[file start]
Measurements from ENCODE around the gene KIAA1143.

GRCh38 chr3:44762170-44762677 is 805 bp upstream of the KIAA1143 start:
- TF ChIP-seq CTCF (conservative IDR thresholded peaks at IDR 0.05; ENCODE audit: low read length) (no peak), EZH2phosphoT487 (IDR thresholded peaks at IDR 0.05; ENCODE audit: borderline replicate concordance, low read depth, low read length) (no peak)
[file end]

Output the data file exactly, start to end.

Measurements from ENCODE around the gene KIAA1143.

GRCh38 chr3:44762170-44762677 is 805 bp upstream of the KIAA1143 start:
- TF ChIP-seq CTCF (conservative IDR thresholded peaks at IDR 0.05; ENCODE audit: low read length) (no peak), EZH2phosphoT487 (IDR thresholded peaks at IDR 0.05; ENCODE audit: borderline replicate concordance, low read depth, low read length) (no peak)